Too often, DR plans get created to check a box or satisfy an audit – and then they’re never touched again.
Make it easy to keep your DR plan relevant: send an automated weekly email to members of every team and ask about changes in the last week – new software, new policies, new practices. Then make it part of your weekly routine to determine whether these should lead to a change in your DR plan.
It’s also essential to make sure your DR leader is present at important strategy meetings for the business as a whole (not just for the IT team). As company-wide goals and policies change, your DR plan needs to adapt. It won’t do anyone any good to have a fully functioning DR plan that restores apps your sales team no longer uses but doesn’t include their brand-new CRM.
Schedule regular DR plan tests
I mentioned your DR leader in the section above. If you don’t already have someone who is primarily in charge of DR testing, assign that person now. Make it clear that part of what this person’s job performance is measured on is the execution of DR plans – including tests. This is the single most effective way to ensure that regular testing happens and that a company’s DR plan is as fully aligned with the business as possible.
This person will be responsible for getting regular DR plan tests on the calendar. Twice yearly is usually sufficient – ideally when your company already has planned downtime.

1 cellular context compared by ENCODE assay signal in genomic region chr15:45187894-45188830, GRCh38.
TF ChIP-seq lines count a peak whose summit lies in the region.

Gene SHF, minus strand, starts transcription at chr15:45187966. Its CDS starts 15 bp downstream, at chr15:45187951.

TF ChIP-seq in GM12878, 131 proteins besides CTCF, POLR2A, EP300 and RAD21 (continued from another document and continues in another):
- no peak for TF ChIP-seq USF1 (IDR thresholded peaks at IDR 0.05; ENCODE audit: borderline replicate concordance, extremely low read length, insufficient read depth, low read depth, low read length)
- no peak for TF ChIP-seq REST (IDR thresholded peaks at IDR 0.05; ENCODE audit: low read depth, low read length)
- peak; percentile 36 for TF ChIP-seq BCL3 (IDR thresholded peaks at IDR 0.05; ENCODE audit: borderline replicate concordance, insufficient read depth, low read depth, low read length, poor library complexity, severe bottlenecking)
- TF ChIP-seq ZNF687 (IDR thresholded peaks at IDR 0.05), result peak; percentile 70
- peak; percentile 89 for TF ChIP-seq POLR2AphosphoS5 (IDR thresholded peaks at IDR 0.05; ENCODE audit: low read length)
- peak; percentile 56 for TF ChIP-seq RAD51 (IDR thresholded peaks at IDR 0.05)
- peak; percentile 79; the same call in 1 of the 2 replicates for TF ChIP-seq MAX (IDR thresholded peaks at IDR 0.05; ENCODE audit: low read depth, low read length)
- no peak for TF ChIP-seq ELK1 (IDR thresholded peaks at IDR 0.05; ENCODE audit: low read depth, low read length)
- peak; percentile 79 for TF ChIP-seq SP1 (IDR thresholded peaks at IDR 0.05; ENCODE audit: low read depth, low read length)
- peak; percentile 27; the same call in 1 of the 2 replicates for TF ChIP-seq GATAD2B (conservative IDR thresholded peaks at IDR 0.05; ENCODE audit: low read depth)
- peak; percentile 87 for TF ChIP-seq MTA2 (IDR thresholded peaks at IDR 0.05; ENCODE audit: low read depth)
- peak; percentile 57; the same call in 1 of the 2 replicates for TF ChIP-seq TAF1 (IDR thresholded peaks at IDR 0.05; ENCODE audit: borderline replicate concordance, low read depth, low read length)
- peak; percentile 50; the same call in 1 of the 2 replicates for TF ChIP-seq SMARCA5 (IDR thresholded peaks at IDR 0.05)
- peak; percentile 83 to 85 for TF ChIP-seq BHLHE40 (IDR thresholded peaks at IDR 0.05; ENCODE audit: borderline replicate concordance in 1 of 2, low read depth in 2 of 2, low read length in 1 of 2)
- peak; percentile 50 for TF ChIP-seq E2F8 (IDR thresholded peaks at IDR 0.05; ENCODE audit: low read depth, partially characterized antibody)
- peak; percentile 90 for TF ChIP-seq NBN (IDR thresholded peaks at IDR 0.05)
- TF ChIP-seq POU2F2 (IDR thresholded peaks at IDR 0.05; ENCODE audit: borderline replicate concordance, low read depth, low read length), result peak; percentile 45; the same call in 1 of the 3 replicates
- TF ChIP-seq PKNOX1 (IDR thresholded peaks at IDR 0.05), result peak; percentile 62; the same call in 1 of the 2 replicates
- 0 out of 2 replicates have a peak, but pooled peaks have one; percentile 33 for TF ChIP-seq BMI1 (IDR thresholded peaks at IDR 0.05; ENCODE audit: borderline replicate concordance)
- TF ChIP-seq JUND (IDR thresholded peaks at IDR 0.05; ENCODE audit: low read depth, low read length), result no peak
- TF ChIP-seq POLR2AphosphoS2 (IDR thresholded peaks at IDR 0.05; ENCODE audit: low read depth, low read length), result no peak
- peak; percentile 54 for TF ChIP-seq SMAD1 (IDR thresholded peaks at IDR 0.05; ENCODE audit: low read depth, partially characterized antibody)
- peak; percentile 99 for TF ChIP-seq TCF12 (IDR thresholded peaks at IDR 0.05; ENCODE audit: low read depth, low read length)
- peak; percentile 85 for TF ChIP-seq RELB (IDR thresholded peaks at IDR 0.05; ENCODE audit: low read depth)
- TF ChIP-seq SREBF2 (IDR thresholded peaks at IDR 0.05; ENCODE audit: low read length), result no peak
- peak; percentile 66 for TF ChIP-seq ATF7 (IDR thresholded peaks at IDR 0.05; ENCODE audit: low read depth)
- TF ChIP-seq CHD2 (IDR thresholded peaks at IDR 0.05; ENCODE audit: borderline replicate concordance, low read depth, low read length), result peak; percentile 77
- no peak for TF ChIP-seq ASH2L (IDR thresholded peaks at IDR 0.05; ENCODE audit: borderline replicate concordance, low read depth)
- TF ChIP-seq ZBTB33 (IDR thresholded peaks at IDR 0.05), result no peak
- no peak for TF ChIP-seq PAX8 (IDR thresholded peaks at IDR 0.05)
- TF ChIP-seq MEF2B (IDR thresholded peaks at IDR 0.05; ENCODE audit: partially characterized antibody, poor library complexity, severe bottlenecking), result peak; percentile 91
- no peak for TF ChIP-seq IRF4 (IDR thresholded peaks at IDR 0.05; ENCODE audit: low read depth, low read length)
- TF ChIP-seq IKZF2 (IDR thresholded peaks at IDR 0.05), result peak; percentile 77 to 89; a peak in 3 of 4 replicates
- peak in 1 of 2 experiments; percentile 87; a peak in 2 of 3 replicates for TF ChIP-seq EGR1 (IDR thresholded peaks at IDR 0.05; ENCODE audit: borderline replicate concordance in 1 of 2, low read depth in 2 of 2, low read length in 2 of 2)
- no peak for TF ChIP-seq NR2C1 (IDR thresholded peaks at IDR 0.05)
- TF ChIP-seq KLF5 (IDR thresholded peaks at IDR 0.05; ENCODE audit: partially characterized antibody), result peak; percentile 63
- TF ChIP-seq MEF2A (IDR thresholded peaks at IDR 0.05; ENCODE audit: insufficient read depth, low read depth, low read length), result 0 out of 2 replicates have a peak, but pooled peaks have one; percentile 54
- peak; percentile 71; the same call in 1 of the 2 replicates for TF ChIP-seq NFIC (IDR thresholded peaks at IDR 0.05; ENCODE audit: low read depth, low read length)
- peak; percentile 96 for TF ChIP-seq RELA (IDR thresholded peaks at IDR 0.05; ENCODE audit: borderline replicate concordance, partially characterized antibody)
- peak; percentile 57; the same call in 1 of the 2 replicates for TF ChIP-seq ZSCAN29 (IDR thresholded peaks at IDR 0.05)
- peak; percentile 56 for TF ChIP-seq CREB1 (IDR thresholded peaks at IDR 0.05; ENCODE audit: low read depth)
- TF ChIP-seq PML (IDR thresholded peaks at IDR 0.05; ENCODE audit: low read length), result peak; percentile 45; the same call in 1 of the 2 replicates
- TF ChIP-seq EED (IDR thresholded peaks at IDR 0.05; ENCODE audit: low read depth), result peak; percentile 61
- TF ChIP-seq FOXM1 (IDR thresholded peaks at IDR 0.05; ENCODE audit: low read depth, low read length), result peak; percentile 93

This person should also be in charge of identifying test participants and letting them know what to expect, including how to communicate during and after a test and what the desired outcome of the test is.
“Too often, DR plans get created to check a box or satisfy an audit – and then they’re never touched again.”
Test in real life
It may be tempting to let your IT team run remote tests of certain functions. But that’s not good enough for serious DR tests because it doesn’t offer reliable, real-world data about how applications are performing. A few tips for testing “real life” conditions:
Let people who actually use applications test them. The application may technically “work,” but if it can’t function the way people use it every day, it’s not going to work in an actual disaster. Communicate to testers that the goal of the test is not to find manageable workarounds, but to use applications as they would under normal circumstances.
Give testers clear instructions on how to report problems they encounter. Train the IT folks reviewing these comments to follow up and dig deeper as necessary. The goal is to facilitate and reward clear communication – especially when it’s about something that’s not working. This may sound straightforward, but it goes against the way most of us operate day to day. One way to incentivize reporting problems is to create a modest internal “bug bounty” for anyone who finds them (or a lottery where every ticket gets you an entry).